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The Gutenberg Bible

When Johann Gutenberg (ca 1400-1468) introduced printing with moveable metal type to Western Europe, he revolutionized not only the book, but the very nature of communication. Gutenberg launched this revolution in 1455 in Mainz, Germany, with the printing of the Biblia Sacra, St. Jerome's fourth-century Latin Vulgate Bible. Text, once scared and complicated to produce, was now easily created in multiples that were readily distributed. Our of this explosion of words emerged the Renaissance, the Reformation, and the Scientific Revolution.
Gutenberg's printed words mimicked the formal book hand used by scribes. His Bible resembled a large, gothic Bible of the period. Of the approximately 180 copies of the Gutenberg Bible printed, less than fifty survive today and only twenty-one are complete. To produce 180 copies the 1,282-page Bible required 230,760 passes through the press -- nearly two years of work. The average scribe, on the other hand, could complete only one entire Bible in three years.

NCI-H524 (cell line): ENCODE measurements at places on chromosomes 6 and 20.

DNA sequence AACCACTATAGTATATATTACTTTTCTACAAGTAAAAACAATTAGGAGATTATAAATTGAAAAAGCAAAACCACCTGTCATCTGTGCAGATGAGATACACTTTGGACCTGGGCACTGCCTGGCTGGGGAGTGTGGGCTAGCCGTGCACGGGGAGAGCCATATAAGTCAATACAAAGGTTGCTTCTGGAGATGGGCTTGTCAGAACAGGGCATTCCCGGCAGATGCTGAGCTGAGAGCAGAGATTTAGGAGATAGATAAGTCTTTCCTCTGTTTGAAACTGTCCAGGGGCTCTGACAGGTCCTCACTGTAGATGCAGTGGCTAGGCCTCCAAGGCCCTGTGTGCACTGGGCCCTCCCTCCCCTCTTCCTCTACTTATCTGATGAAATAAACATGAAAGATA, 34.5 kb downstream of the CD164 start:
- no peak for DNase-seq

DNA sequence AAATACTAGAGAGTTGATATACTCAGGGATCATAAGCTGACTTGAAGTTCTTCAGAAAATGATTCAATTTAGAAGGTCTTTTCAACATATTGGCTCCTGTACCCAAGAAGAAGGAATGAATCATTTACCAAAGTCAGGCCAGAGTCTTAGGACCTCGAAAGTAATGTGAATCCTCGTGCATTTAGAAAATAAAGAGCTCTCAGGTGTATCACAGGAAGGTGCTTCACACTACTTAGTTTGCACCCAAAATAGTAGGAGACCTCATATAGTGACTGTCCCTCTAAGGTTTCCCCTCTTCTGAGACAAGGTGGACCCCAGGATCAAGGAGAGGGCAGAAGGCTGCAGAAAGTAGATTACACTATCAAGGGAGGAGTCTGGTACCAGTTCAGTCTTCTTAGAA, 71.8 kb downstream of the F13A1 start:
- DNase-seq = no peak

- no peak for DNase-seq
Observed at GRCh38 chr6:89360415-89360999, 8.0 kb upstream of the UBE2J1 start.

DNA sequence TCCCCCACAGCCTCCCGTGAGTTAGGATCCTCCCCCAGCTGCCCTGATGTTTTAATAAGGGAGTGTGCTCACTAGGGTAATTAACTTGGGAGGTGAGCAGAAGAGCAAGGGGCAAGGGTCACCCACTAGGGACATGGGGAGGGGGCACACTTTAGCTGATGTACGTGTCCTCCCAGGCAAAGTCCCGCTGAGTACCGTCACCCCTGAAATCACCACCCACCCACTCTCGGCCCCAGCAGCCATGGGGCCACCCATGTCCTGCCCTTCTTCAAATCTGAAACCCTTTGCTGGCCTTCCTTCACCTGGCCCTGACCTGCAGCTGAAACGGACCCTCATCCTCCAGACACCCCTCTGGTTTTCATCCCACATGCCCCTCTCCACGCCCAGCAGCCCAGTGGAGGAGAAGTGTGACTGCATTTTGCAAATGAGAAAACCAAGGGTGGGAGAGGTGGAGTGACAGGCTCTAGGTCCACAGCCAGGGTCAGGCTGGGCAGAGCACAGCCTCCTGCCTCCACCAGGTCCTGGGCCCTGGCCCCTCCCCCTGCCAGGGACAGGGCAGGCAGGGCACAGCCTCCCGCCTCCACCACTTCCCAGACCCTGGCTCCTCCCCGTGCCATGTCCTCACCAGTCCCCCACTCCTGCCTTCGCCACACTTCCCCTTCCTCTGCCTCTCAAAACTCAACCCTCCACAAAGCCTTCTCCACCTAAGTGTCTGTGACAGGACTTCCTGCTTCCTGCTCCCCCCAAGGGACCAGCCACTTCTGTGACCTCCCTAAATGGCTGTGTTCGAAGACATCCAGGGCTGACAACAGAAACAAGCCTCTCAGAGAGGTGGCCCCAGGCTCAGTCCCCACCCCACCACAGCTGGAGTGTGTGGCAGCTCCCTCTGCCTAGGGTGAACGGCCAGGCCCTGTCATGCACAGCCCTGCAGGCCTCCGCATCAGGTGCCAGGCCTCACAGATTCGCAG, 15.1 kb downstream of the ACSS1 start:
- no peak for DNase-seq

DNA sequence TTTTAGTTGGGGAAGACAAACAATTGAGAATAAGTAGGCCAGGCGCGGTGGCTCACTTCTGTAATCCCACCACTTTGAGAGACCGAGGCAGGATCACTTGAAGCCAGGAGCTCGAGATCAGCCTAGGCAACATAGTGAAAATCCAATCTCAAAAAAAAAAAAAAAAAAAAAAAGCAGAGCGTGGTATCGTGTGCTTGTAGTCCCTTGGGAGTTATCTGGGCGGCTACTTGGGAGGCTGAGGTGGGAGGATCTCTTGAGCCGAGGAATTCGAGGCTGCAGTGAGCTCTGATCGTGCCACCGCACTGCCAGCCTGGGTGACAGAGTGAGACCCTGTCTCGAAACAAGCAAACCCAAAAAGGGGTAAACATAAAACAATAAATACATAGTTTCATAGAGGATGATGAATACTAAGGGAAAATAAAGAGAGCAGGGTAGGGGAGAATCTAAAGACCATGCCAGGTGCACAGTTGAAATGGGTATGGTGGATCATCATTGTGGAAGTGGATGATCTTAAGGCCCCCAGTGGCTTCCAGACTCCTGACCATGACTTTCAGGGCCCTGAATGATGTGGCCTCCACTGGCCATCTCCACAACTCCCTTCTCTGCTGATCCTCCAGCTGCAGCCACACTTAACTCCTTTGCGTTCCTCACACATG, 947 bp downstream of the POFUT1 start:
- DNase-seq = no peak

Most copies were printed on paper, but the Library of Congress copy is printed on vellum, a fine parchment made from animal skins. The Library's copy is one of only several perfect vellum copies to survive. For nearly five centuries the Bible was in the possession of the Benedictine Order in their monasteries of St. Blasius and St. Paul in Austria. Along with other fifteenth-century books, it was purchased from Dr. Otta Vollbehr by act of Congress in 1930.
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